New securities law in Mongolia cleans path for Tavan Tolgoi IPO

Mongolia's Parliament passed Friday a long-awaited securities law that paves the way for the government to launch a $3 billion initial public offering for the state-owned Tavan Tolgoi, the world's largest coal deposit.

The new rule, reports The Wall Street Journal, will take effect on Jan. 1 2014, allowing companies to be simultaneously listed on domestic and foreign bourses. For that reason, it can be the solution cash-strapped state-owned developer, Erdenes Tavan Tolgoi (E-TT), has been looking for years.

The state-owned miner of the coveted Tavan Tolgoi project has been planning to list the eastern Tsankhi block of the Tavan Tolgoi project for a long time, but the fundraising has been constantly postponed.

Located in the South Gobi desert Tavan Tolgoi – mined since the 60s – is home to the world’s largest high-quality coking coal deposit used in steelmaking, but management of the resource has been characterized by bureaucratic bungling.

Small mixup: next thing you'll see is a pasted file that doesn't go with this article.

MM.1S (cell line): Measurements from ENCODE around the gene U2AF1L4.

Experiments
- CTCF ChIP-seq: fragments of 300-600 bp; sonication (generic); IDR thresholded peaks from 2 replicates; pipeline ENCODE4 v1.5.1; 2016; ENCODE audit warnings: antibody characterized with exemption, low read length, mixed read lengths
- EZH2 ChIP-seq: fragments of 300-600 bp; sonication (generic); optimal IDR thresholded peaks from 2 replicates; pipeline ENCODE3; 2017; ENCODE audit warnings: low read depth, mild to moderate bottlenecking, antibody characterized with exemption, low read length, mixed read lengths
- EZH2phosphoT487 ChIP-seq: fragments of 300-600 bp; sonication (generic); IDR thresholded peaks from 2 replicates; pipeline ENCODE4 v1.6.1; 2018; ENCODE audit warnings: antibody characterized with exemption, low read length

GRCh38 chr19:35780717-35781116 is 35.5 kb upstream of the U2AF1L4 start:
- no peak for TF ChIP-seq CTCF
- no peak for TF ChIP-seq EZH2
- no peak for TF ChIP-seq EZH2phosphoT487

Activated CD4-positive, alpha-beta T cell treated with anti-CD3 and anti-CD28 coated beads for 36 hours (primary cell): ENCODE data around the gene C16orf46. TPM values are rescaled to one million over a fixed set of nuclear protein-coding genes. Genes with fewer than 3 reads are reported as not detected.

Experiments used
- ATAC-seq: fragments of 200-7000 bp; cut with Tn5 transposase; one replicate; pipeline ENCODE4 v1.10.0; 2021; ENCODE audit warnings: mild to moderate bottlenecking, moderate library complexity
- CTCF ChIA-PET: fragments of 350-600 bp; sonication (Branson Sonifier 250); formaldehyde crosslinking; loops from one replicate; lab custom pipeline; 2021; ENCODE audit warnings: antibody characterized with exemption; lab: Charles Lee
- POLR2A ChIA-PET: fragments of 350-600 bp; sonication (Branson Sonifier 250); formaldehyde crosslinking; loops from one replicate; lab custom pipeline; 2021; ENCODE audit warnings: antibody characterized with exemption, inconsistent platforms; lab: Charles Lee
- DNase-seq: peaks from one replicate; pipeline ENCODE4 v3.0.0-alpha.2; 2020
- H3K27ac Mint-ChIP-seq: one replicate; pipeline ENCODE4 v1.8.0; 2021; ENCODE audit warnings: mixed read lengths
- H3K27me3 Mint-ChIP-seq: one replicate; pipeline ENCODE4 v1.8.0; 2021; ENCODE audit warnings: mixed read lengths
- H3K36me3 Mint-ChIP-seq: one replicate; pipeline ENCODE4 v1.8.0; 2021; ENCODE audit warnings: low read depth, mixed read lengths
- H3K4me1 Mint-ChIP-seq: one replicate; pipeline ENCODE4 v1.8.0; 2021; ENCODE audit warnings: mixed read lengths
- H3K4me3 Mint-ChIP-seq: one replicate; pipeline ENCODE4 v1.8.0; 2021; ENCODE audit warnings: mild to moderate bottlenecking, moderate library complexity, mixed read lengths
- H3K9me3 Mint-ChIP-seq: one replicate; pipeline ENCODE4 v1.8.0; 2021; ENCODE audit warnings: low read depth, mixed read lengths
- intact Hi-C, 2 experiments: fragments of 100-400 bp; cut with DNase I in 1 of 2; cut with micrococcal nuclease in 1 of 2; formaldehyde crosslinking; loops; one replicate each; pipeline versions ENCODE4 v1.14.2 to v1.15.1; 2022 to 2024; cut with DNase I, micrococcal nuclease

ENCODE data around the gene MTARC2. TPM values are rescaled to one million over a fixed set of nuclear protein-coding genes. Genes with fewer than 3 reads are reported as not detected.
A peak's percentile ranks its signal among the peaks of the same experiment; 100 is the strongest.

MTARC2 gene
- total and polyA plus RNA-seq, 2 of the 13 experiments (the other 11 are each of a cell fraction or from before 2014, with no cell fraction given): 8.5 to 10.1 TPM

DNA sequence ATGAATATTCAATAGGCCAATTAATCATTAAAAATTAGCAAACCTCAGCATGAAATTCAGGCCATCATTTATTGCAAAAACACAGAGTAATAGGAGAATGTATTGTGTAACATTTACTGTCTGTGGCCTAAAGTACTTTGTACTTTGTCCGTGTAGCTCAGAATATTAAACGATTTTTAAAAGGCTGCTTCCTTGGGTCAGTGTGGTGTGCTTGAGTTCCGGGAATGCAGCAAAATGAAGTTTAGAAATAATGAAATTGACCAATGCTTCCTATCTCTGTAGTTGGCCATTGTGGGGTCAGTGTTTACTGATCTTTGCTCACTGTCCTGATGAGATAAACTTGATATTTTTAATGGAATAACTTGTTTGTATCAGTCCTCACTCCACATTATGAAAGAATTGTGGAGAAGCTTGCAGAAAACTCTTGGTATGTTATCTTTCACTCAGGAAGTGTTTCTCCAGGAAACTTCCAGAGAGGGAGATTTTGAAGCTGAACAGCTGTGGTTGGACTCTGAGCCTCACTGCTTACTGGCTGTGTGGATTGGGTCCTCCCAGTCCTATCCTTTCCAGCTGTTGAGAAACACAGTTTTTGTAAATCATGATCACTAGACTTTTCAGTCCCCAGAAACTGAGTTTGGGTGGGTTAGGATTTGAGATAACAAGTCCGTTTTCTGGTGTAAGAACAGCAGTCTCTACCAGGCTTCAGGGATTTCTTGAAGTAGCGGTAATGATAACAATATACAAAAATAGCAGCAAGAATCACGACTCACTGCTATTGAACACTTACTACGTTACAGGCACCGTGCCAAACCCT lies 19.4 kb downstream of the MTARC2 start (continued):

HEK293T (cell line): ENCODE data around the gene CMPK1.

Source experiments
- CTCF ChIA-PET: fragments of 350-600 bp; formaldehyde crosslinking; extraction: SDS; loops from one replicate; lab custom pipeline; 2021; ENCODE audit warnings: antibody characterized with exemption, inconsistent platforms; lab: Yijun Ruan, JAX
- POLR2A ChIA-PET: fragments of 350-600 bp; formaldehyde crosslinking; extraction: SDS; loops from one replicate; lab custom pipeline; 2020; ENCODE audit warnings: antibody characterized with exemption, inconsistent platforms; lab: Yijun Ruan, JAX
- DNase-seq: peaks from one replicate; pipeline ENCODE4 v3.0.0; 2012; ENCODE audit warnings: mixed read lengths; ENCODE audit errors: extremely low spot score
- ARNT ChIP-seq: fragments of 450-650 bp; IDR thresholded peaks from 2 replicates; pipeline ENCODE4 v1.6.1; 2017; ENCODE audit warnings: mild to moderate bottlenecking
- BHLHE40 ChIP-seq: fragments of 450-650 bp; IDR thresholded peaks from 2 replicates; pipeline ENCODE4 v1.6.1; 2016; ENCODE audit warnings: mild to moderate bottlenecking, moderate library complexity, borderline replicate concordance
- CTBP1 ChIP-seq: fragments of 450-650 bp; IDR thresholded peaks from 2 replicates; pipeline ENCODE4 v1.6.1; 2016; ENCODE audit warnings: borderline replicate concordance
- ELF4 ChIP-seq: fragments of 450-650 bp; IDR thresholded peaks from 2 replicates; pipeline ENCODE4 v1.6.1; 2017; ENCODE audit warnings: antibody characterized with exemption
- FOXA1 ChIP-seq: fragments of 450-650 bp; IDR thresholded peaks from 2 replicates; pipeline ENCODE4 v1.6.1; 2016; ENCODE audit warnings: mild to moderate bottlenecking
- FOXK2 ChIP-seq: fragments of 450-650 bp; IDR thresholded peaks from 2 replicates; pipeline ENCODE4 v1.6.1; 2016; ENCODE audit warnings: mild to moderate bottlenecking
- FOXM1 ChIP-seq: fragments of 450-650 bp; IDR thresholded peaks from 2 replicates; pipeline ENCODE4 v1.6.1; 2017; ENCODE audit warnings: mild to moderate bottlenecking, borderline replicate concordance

In January the cash-strapped company suspended all coal exports to neighbouring China from Tavan Tolgoi which boasts a 7 billion tonne total resource a in a wrangle over pricing.

The country last year stopped all talks with international miners on developing the West Tsankhi, which on its own holds 1.2 billion tonnes.

Mongolia’s National Security Council rejected a development deal struck with US giant Peabody Energy, Shenhua and a Russian-Mongolian consortium mid-September 2011, just two months after they were announced as winners.

In January E-TT's chief executive, Batsuuri Yaichil, told Reuters that the company was under severe financial strain, and that Mongolia would delay the long-awaited international IPO for Tavan Tolgoi's eastern block until the market improved, likely sometime in 2014.

Mongolia is walking a diplomatic tightrope with Tavan Tolgoi. Aside from closer ties with China, it wants to use the project to strengthen its long-time political and cultural links with Russia and —at the same time— make room for the US as a geopolitical balancer in Asia.

Image of Tavan Tolgoi, Wiki Commons